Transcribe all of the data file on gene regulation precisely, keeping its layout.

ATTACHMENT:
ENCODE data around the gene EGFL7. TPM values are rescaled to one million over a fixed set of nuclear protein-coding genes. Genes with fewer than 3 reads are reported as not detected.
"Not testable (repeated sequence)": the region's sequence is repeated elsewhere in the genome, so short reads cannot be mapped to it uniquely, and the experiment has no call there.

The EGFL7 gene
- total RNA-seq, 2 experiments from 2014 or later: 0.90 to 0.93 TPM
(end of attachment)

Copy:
ENCODE data around the gene EGFL7. TPM values are rescaled to one million over a fixed set of nuclear protein-coding genes. Genes with fewer than 3 reads are reported as not detected.
"Not testable (repeated sequence)": the region's sequence is repeated elsewhere in the genome, so short reads cannot be mapped to it uniquely, and the experiment has no call there.

The EGFL7 gene
- total RNA-seq, 2 experiments from 2014 or later: 0.90 to 0.93 TPM